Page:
By the 1940s, advances in surgical antisepsis (now called aseptic technique) and the science of wound infection led to the adoption of antiseptic drapes and gowns for operating room use. Instruments, supplies and dressings were routinely sterilized by exposure to either high-pressure steam or ethylene oxide.
Originally, operating room attire was white to emphasize cleanliness. However, the combination of bright operating lights and an all-white environment led to eye strain for the surgeon and staff. By the 1950s and 1960s, most hospitals had abandoned white operating room apparel in favor of various shades of green, which provided a high-contrast environment, reduced eye fatigue, and made bright red blood splashes less conspicuous.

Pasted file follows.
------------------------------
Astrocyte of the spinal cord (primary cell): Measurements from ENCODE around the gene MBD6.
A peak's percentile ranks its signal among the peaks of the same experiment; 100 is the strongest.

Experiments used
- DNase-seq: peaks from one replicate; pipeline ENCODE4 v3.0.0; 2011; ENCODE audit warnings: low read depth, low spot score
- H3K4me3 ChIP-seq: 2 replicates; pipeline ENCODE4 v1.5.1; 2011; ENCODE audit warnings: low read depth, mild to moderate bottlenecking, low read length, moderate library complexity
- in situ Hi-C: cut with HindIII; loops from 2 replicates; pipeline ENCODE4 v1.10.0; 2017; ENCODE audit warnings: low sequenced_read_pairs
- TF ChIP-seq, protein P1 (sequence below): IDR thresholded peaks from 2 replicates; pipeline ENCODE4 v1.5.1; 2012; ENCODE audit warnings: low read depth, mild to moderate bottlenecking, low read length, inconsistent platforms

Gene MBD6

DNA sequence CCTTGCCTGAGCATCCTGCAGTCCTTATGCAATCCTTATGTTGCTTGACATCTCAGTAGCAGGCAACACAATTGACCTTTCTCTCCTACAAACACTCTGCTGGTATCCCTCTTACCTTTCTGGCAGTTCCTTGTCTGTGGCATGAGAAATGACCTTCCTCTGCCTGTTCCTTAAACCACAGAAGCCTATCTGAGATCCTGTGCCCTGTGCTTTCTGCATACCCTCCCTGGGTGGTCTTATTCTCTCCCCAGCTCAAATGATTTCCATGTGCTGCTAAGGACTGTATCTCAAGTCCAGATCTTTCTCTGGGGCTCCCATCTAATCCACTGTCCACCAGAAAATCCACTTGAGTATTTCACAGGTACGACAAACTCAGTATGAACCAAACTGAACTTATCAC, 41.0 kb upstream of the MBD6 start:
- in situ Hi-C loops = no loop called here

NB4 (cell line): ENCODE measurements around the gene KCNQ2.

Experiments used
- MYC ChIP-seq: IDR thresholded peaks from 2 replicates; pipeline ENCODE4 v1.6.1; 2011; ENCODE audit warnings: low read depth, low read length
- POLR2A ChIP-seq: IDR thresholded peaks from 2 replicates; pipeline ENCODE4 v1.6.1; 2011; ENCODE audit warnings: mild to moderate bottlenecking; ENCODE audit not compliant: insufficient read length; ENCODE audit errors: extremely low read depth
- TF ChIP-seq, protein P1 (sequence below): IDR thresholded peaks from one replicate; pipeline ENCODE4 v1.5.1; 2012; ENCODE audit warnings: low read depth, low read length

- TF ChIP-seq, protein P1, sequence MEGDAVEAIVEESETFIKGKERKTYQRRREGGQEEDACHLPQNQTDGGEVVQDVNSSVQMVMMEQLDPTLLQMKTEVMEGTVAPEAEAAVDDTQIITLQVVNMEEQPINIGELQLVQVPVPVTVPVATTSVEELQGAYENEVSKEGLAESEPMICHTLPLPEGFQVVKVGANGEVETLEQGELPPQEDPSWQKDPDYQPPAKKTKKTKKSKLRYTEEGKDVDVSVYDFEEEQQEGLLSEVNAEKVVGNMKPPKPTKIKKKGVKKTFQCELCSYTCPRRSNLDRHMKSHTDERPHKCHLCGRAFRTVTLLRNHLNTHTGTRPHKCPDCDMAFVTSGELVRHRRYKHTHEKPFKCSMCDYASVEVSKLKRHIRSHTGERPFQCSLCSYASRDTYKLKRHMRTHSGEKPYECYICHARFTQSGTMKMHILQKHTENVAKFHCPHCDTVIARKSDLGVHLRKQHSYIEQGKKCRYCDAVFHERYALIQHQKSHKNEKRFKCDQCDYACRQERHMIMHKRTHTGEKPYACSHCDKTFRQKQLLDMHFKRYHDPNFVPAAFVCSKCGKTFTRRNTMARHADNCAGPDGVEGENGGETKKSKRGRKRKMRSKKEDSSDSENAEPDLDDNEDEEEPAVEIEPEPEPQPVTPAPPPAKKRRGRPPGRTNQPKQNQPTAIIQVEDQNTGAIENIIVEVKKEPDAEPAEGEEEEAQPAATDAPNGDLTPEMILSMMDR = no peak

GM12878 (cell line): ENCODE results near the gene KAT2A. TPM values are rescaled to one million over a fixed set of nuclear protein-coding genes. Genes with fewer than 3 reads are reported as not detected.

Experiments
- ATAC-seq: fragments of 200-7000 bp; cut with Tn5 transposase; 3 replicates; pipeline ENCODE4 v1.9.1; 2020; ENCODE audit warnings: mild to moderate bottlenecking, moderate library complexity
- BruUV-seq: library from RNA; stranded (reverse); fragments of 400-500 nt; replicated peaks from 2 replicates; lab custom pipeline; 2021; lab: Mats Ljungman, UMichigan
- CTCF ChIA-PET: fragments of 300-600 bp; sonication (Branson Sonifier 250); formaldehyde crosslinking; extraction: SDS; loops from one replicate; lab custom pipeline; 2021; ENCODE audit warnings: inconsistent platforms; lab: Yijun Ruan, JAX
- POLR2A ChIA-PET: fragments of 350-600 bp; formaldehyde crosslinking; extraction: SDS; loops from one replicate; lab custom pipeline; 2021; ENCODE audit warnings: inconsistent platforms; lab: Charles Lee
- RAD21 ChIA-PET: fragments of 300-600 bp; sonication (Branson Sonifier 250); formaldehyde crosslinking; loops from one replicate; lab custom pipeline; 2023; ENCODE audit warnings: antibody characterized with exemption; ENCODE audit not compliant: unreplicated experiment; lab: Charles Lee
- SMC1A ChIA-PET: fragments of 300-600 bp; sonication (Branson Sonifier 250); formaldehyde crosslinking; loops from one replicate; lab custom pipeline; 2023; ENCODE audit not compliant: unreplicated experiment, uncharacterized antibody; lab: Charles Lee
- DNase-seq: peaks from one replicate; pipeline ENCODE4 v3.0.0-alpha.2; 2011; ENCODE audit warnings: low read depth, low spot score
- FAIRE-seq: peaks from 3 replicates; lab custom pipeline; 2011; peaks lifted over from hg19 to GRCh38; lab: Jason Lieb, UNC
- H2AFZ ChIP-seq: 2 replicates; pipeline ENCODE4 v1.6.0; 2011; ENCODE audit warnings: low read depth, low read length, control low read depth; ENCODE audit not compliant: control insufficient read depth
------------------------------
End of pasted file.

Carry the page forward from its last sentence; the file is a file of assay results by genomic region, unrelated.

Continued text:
By the 1970s, surgical attire had largely reached its modern state—a short-sleeve V-necked shirt and drawstring pants or a short-sleeve calf-length dress, made of green cotton or cotton/polyester blend. Over this was worn a tie-back or bouffant-style cloth cap, a gauze or synthetic textile mask, a cloth or synthetic surgical gown, latex gloves, and supportive closed-toe shoes. This uniform was originally known as “surgical greens” because of its color, but came to be called “scrubs” because it was worn in a “scrubbed” environment.